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Reply #30: I say "had" because I have been eating [View All]

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Left Is Write Donating Member (1000+ posts) Send PM | Profile | Ignore Tue Mar-29-05 10:26 PM
Response to Reply #27
30. I say "had" because I have been eating
normally for well over twenty years. Still, I don't believe the tendency to eating disorders is ever 100% eradicated, so I do watch myself carefully for signs of obsessive behavior regarding nutrition.

I was thirteen when I developed anorexia, although I did not know the word and did not realize I had an "eating disorder."

This was in junior high, my eighth grade year, but I think the seeds were set in seventh grade when I entered junior high school. It was a completely different world for me than elementary school had been. Kids who had been my friends previously turned on me. I was bullied, taunted, and one girl in particular was especially vicious. I had no idea how to deal with the treatment I received. I wish I had told someone about it - my mom, a teacher, somebody. Maybe I was ashamed, I don't know. But I kept it in.

I didn't know I was getting obsessive, and I don't remember the exact way it started. I remember that, in the midst of all the bullying I endured, the one positive thing that was ever remarked on was that I was thin. I suppose it started as a desire to keep that one thing my peers evidently found to be good. My food intake dwindled down to virutally nothing. I kept a detailed diary every day - how much I weighed, how much exercise I did, and any morsel that passed my lips. Toward the end of this, I was existing on 1/2 cup of Rice Krispies with 1/4 cup of skim milk every day. That was all. I also remember one time being offered an M&M and feeling self-loathing after I "allowed" myself to eat it.

At supper, I was getting away with not eating by the classic pushing the food around, occasionally putting the fork in my mouth, and dumping a lot of the food.

I knew my mother was worried, but I suppose she didn't know what it was either. I know she suspected I wasn't eating, and frequently offered to fix me a snack. When my dad took us to the amusement park that summer, he wanted to buy treats for everyone (us five kids and a couple of our friends), and he was very puzzled that I didn't want an ice cream cone. I always loved ice cream.

My mom eventually sat me down and told me she was worried and wanted to take me to the doctor. She asked the doctor how she could get me to put on 40 pounds. He said, "Oh, she's just a kid. She'll gain weight when she's ready," and that was all. I weighed just 69 pounds.

Mom never fought with me to eat. That day after the doctor, we went home and she went into the kitchen and made me a cheese omelet and toast. She sat next to me while I tried to eat it, but I got full after only two bites. My mom started to cry - and for my mother to cry, it's very very serious. I had only seen her cry once before, and then was when my grandfather died.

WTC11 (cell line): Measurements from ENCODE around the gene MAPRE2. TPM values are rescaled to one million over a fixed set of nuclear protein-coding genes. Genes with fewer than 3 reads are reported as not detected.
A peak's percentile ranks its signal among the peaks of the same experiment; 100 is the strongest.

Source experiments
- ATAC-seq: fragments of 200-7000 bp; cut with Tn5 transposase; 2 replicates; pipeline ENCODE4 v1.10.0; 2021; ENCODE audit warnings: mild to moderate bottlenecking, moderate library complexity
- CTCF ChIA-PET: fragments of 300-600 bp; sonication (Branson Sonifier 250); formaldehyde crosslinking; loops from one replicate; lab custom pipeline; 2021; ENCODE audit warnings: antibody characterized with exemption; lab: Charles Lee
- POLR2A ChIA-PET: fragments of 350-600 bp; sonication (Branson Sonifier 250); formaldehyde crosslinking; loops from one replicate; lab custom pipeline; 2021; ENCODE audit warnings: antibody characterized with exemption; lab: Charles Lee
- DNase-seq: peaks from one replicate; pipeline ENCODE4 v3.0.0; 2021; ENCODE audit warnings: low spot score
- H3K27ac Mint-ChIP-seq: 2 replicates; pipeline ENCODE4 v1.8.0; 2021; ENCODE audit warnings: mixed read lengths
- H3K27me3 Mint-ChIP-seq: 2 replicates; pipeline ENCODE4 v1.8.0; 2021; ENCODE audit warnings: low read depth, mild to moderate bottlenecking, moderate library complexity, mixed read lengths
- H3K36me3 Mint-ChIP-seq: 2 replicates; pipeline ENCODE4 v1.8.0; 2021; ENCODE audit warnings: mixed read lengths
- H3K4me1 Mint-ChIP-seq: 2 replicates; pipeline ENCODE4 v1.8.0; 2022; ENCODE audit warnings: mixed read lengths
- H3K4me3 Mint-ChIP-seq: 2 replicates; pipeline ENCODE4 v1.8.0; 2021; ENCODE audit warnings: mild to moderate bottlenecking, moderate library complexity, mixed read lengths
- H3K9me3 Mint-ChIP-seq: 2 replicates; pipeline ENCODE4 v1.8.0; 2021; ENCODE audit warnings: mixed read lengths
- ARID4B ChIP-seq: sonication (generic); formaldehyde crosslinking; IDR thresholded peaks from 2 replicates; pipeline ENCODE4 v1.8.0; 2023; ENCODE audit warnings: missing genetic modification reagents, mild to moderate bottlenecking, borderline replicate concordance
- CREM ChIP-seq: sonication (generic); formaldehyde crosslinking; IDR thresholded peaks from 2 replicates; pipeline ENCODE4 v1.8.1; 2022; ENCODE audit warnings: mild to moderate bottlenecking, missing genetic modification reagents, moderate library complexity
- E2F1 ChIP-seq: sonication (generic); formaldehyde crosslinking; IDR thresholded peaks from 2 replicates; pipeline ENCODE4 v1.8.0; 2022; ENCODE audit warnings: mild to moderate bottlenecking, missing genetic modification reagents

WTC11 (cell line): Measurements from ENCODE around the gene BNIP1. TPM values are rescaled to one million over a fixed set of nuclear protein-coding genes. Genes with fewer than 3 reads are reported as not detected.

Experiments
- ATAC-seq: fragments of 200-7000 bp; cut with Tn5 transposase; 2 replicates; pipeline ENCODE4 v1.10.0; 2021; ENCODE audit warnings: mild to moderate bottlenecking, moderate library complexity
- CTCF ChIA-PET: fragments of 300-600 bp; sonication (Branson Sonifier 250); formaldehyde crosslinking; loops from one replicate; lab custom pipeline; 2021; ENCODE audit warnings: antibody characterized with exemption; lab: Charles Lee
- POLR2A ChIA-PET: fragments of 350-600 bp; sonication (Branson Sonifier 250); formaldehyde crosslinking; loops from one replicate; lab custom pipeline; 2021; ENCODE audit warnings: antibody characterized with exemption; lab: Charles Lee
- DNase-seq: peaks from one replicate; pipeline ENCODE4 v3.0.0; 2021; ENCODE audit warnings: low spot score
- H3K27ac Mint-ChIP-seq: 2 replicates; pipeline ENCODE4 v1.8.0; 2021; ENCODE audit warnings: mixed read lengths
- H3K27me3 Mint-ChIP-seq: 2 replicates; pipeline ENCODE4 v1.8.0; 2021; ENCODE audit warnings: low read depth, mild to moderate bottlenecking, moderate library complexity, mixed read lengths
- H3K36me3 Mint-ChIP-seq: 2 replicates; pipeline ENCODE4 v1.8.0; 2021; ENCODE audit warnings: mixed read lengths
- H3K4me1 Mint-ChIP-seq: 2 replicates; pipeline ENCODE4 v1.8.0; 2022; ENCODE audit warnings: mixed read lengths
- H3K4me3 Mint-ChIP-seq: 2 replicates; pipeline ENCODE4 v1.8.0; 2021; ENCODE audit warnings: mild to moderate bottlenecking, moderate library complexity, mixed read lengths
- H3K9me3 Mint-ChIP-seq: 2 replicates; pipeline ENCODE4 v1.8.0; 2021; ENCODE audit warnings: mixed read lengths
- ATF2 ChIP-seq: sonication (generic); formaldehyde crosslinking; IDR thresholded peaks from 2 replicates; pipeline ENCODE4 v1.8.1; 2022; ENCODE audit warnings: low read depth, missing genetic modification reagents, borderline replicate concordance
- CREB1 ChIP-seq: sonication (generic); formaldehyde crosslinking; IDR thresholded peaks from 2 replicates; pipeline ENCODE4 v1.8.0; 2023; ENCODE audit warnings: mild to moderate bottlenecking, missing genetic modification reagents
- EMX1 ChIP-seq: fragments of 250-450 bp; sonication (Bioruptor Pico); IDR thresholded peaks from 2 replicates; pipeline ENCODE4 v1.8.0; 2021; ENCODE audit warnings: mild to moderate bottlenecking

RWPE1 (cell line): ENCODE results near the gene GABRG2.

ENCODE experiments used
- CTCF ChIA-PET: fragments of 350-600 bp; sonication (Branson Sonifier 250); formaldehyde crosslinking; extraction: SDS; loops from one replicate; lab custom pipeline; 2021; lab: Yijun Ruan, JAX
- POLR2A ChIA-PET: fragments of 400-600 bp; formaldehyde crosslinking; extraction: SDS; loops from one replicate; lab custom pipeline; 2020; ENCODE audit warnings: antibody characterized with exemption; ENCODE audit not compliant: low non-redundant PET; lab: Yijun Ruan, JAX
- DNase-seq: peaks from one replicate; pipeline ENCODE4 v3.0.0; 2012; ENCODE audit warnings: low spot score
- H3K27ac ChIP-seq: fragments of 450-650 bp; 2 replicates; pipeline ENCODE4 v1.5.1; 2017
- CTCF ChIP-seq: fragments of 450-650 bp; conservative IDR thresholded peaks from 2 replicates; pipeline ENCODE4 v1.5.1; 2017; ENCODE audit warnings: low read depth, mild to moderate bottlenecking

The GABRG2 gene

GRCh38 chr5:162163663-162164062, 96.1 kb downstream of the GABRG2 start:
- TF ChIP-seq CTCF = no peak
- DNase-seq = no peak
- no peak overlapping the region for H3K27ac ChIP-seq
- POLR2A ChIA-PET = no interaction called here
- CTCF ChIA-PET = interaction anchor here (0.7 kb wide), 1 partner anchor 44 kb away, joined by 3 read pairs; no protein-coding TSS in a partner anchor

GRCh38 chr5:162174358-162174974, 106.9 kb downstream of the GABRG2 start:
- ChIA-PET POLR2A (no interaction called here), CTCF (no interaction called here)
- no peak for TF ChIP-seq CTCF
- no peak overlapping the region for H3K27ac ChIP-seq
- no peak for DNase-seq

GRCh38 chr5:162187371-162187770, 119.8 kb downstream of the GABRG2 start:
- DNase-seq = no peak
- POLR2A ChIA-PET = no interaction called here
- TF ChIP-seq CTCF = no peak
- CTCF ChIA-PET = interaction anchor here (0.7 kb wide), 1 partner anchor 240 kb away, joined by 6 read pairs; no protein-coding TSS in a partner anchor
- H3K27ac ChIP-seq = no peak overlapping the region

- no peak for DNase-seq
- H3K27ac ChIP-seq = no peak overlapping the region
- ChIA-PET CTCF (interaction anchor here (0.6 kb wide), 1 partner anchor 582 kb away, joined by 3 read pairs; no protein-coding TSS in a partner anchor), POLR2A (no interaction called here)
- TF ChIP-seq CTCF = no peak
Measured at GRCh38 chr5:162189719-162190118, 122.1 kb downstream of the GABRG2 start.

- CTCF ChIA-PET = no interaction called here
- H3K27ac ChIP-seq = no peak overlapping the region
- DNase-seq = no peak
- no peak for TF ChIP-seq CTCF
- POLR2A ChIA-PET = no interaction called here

She said she knew something was horribly wrong (and again, we had never heard of eating disorders and didn't know that what I was doing had a name), but she didn't know how to help me. She asked if I was unhappy about something. And then I told her about what was happening at school, especially about the one girl who was the ringleader.

You know, I'm sitting here typing this, and it's like I'm back in that moment, feeling tears well up that I don't want to have fall. It's a strange thing, this reminiscing.

Anyway, my parents wanted to pull me out of school and place me somewhere else, but honestly, that scared me more than staying put. At least at my school, I had one or two friends. At a new school, I wouldn't have any...and I was afraid people there would hate me too.

Far from an unhappy home life, my home was the only place I really WAS happy for a long time.

Learning to allow myself to eat again was a slow process, and we didn't have any professional help. But I did have people telling me that I mattered, and that my feelings mattered, and it was such an enormous burden off my shoulders to have shared with my folks what was really going on.

By the time I reached high school in 10th grade, I was eating normally and was up to about 100 pounds. I had a best friend, and I was able to shed most of the baggage from junior high. I say "most" because I never really shed all of it.

After my son was born and then finished nursing, I had some extra weight left from the pregnancy and nursing. I had to relearn nutrition and exercise all over again, and now I could be considered something of an exercise fanatic. I lost 25 pounds last year, and I'm telling you, the temptation to keep going was almost frightening. I suppose if I'd had any emotional issues going on in my life at the time, I may have succumbed to that temptation. Fortunately, I'm emotionally healthy and was able to recognize the danger signs when they hit. I have managed to maintain my weight loss healthfully without crossing the line into obsession. But I always have to be aware. And it's not always easy.

Thanks for listening, and I hope I don't decide later I shared too much of what is really quite personal.
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